The social, economic, and environmental indicators of Rajasthan and compares them with other states. It provides insights into the progress and challenges faced by the state in various areas such as health, education, women empowerment, and economic development.
Rajasthan Assembly elections scheduled for November 25
Rajasthan improved its rankings in some social indicators between 2015-16 and 2019-21
Notable improvements include the share of households with health insurance/financing scheme and infant mortality rate rankings
However, Rajasthan still lags behind in indicators such as female education and child marriage rates
Rajasthan's rankings in women empowerment indicators have not improved since 2005-06.
The state's ranking in the Human Development Index (HDI) improved by 7 spots from 27th to 20th between 1990 and 2021.
Rajasthan's economic performance is middling, with over 40% of the population belonging to the lowest two wealth quintiles.
The manufacturing sector in Rajasthan employs only 10% of the state's workforce and contributes to about 7.5% of the total Gross Value Added.
In educational indicators, the state shows mixed progress, ranking in the top half for average annual dropout rate at the secondary level and Gross Enrolment Ratio in higher secondary, but in the bottom half for Adjusted Net Enrolment Ratio in elementary education and Gross Enrolment Ratio in higher education.
Rajasthan has mixed progress in environment-related indicators, generating a relatively lower amount of plastic waste but a relatively higher amount of hazardous waste.
The Supreme Court on same-sex marriage under the Special Marriage Act. It analyzes the court's interpretation of the Constitution and its impact on the right to equality.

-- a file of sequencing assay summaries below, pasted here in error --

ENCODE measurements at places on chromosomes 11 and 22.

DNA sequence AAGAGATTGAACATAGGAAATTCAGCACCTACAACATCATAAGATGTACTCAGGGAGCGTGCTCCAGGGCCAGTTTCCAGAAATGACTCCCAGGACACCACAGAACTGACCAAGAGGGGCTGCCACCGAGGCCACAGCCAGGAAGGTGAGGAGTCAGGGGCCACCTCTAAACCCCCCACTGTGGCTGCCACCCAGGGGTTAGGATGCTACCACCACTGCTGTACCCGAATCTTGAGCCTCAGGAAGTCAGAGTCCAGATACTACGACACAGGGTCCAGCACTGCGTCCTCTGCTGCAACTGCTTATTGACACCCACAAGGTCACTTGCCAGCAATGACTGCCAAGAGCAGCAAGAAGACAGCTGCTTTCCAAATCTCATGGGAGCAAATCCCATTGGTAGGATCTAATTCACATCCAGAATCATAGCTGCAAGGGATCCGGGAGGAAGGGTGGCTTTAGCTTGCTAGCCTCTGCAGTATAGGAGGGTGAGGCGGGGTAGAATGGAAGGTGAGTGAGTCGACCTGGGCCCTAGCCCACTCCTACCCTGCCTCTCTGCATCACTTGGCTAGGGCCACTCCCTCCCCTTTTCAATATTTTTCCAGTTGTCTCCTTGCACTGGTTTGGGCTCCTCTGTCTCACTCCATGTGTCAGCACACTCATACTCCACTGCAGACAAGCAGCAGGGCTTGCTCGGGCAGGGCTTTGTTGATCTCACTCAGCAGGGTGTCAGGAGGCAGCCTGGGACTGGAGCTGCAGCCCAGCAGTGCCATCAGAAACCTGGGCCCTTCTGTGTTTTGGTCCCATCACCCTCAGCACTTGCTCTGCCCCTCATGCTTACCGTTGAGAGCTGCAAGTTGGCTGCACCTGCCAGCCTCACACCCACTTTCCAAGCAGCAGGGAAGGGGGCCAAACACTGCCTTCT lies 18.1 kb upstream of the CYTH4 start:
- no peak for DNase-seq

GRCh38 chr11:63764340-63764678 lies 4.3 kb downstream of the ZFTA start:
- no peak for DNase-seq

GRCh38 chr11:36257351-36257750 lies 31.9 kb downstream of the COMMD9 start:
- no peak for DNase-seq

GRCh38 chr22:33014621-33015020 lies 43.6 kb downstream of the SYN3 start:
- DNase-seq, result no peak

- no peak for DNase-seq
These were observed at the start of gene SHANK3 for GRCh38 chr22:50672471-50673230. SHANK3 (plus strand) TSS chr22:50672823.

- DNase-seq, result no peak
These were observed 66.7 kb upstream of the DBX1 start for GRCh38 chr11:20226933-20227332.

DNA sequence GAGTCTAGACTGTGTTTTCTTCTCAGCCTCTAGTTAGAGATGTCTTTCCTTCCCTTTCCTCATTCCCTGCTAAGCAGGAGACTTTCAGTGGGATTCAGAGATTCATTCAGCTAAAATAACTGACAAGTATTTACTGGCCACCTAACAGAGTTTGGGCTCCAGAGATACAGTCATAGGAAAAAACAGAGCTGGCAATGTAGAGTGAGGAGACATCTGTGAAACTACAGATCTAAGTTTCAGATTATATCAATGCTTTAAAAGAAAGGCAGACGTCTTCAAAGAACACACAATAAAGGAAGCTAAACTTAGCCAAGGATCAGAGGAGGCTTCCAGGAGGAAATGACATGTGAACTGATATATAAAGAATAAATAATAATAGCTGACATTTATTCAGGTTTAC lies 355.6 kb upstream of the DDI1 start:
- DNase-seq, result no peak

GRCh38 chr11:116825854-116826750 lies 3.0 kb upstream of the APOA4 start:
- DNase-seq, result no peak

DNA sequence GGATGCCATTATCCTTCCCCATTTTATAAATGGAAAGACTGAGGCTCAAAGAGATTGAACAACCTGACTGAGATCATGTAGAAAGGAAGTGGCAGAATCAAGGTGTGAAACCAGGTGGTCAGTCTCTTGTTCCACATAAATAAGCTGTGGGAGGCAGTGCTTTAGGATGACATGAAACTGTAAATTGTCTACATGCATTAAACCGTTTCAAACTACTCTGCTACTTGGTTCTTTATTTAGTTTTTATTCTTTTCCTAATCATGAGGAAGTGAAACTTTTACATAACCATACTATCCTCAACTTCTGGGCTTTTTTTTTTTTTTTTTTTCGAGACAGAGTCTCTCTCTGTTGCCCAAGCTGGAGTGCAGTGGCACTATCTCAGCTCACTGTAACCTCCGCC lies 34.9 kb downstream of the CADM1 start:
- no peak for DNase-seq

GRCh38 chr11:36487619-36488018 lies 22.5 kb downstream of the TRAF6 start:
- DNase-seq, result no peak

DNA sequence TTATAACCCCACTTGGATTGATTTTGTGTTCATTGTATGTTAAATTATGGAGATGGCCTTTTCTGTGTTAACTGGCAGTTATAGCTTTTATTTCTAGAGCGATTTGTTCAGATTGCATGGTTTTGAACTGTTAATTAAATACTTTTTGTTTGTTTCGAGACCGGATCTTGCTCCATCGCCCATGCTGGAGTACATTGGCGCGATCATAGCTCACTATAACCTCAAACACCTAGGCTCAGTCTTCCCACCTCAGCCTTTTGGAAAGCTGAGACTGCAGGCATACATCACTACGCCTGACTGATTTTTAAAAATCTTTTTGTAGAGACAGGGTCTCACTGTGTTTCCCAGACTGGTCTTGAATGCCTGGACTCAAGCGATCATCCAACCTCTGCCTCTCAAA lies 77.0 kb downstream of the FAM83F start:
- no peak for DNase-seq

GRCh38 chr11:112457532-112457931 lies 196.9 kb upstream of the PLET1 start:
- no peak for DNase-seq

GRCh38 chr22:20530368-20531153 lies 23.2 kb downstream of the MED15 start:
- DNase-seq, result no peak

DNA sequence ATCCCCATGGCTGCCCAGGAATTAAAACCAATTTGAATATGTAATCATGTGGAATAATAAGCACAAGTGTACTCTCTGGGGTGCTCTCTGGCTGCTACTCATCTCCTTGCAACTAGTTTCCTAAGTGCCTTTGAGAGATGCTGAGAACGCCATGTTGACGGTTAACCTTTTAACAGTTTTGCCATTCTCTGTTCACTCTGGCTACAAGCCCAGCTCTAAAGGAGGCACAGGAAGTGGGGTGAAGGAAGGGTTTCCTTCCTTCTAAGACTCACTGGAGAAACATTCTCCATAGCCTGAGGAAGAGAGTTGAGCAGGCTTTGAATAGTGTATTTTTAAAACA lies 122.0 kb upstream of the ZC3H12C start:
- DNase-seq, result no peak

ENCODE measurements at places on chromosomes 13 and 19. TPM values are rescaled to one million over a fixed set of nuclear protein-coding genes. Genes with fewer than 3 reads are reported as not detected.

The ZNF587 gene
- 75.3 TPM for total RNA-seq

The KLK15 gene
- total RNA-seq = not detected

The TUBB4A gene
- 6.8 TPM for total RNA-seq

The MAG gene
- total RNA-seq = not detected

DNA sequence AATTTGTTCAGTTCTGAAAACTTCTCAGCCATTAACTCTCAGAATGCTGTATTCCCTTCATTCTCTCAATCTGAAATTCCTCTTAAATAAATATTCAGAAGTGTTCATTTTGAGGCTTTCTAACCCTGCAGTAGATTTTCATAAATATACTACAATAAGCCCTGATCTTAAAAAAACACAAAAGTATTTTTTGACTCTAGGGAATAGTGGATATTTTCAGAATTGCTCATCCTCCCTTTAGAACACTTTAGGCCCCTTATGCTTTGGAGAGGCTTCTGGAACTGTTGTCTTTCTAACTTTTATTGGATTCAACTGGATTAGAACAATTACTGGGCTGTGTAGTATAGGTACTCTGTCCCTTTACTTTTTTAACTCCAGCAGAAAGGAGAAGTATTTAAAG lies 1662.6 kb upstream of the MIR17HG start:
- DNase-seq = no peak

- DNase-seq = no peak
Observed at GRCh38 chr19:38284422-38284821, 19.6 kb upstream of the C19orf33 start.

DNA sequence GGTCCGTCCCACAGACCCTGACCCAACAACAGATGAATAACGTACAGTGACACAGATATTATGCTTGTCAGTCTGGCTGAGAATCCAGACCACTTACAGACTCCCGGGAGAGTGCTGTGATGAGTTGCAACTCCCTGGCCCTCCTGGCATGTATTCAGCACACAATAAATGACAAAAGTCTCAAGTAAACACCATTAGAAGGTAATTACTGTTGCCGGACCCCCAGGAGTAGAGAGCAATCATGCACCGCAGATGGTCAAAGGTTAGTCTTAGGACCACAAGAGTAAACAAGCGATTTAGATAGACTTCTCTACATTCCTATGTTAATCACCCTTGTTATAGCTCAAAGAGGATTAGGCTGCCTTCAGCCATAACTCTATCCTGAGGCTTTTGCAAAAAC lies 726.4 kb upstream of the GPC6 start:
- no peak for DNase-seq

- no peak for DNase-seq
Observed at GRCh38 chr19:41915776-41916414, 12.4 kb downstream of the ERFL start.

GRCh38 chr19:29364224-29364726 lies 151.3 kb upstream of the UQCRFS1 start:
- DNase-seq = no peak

The Supreme Court has ruled that same-sex couples do not have the right to marry under the Special Marriage Act.
The court's decision is seen as a wrong interpretation of the Constitution and disregards its own precedents.
The petitioner argued that the exclusion of same-sex marriages violates the right to equality guaranteed by Article 14 and Article 15 of the Constitution.
The court justifies the exclusion by stating that the statute's object was not to discriminate against same-sex persons and that the absence of a law does not amount to discrimination.
The arguments made by the court are misplaced as the doctrine of indirect discrimination and the impact of the law on a particular group should be considered.
The court fails to address the claim that the state has chosen to refuse recognition of same-sex marriages based solely on sexual orientation.
The judgment raises concerns about the separation of powers.
The minority judgment does not address the issue of the constitutional validity of the Special Marriage Act (SMA) or the court's role in examining its constitutionality.
The minority judgment's position goes against the established system of constitutional adjudication and could allow Parliament to avoid constitutional scrutiny by drafting complex laws.
The court's observation that the issue of equal rights associated with marriage is solely a policy issue is problematic.
The court has previously issued guidelines and engaged in judicial legislation in other cases, so stopping short of constitutional examination is inconsistent with its constitutional history.
The court could have creatively interpreted the law to include marriages of queer persons without needing to legislate, but this suggestion was overlooked.
Constitutional courts are important in a democracy for holding the executive and legislature accountable
The court's role is to adjudicate instances of rights violations, not make suggestions to Parliament
The court abdicates its role by delegating the decision on entitlements of queer persons to a committee chaired by the Cabinet Secretary
Referring the question back to the alleged discriminator turns a question of rights into one of benevolence
The United States Supreme Court corrected its mistake in Obergefell v. Hodges by recognizing the right of same-sex couples to marry
The Indian Supreme Court made a mistake in the Supriyo case and needs its own Obergefell moment